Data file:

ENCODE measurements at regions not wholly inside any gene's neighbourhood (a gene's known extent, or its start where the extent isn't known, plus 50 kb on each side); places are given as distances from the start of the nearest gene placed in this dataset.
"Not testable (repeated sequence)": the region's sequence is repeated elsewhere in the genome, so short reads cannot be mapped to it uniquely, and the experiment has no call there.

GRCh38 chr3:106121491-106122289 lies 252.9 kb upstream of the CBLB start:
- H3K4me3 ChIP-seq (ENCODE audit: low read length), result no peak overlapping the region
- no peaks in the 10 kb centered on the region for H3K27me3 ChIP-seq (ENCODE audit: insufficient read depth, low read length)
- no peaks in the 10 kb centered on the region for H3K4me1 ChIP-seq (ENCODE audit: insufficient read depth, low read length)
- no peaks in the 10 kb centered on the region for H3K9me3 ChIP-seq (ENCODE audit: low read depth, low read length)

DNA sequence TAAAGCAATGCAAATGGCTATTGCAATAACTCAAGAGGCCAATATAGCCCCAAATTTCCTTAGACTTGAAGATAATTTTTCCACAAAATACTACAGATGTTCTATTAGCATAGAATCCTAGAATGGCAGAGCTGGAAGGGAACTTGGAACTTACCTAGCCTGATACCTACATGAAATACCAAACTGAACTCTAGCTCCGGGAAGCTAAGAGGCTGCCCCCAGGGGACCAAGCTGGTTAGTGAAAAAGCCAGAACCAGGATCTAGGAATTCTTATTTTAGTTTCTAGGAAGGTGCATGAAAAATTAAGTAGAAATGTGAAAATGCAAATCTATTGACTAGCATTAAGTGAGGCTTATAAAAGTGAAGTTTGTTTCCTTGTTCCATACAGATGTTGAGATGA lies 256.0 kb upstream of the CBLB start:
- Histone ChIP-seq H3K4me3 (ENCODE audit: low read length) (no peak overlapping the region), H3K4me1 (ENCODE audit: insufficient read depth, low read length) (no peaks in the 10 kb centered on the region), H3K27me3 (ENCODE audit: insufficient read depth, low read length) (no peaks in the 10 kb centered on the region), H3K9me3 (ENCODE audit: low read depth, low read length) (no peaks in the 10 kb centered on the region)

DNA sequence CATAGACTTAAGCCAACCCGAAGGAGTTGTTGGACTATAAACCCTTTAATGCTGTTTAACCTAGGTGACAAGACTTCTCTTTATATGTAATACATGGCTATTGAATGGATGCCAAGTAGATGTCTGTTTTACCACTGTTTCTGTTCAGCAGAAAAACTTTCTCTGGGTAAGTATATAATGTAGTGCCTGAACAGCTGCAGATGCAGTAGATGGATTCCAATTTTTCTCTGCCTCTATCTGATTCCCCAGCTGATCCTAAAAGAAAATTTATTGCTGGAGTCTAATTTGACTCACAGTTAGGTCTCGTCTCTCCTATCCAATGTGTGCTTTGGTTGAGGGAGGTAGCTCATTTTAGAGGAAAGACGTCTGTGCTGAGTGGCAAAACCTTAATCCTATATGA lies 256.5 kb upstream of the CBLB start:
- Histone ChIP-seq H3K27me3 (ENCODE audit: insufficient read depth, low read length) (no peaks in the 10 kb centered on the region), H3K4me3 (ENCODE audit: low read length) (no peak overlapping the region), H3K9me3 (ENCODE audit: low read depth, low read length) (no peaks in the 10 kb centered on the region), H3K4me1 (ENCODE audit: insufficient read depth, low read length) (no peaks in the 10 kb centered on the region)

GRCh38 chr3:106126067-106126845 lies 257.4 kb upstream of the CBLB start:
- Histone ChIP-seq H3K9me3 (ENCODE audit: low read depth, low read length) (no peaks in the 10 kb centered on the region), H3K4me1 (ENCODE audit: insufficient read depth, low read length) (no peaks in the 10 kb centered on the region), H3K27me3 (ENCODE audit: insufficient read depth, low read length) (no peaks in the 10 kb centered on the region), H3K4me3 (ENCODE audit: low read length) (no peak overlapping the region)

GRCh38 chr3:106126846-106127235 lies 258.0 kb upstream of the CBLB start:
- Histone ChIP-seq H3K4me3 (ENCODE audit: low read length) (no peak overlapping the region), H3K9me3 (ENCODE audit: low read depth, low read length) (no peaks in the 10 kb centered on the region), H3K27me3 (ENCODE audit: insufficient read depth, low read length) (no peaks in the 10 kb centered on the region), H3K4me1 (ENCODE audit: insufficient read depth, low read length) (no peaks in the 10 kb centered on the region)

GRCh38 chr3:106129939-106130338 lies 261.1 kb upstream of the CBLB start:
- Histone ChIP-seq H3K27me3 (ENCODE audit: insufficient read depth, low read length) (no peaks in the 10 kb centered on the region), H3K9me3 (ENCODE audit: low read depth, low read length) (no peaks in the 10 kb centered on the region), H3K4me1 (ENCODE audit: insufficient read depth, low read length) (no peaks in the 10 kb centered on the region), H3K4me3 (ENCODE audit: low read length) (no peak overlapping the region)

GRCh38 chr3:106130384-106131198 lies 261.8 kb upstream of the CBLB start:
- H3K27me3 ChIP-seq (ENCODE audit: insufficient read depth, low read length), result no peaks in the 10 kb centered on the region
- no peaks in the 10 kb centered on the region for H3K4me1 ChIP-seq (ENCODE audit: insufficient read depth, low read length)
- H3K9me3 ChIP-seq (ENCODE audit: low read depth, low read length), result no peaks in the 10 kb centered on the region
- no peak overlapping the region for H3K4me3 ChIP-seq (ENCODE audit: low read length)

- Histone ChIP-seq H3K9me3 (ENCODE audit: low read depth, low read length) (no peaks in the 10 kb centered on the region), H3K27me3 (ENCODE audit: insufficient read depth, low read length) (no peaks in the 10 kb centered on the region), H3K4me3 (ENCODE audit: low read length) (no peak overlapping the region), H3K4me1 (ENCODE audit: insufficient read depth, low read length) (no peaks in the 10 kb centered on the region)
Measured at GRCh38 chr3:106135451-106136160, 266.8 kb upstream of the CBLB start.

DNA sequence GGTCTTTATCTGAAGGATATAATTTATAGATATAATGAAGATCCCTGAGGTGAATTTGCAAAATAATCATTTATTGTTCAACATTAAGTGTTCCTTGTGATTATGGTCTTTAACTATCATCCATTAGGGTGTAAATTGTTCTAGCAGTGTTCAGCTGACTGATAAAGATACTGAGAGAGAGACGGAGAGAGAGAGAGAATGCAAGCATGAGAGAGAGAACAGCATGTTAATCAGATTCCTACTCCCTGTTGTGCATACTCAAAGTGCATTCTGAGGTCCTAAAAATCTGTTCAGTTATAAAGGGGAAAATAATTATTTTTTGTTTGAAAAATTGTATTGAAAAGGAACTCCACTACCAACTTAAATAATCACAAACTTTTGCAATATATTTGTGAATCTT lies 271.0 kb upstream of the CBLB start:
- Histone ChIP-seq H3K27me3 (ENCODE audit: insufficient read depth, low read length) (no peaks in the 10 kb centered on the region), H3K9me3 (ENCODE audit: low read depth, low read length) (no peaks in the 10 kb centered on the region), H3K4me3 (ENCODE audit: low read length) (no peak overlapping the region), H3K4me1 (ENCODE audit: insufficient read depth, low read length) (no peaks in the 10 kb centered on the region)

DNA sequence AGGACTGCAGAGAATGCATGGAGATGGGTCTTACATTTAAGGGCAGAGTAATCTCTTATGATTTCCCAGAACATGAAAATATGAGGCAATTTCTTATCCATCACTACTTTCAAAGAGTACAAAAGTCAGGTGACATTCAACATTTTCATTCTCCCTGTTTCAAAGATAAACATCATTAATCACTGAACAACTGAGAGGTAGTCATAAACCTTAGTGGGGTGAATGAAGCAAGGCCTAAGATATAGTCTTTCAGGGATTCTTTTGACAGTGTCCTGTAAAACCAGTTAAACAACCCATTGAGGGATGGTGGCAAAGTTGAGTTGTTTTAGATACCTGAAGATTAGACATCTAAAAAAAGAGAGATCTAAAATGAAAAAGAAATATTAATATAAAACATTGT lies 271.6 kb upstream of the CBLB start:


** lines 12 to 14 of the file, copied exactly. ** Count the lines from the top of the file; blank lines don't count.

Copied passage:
GRCh38 chr3:106126067-106126845 lies 257.4 kb upstream of the CBLB start:
- Histone ChIP-seq H3K9me3 (ENCODE audit: low read depth, low read length) (no peaks in the 10 kb centered on the region), H3K4me1 (ENCODE audit: insufficient read depth, low read length) (no peaks in the 10 kb centered on the region), H3K27me3 (ENCODE audit: insufficient read depth, low read length) (no peaks in the 10 kb centered on the region), H3K4me3 (ENCODE audit: low read length) (no peak overlapping the region)

GRCh38 chr3:106126846-106127235 lies 258.0 kb upstream of the CBLB start: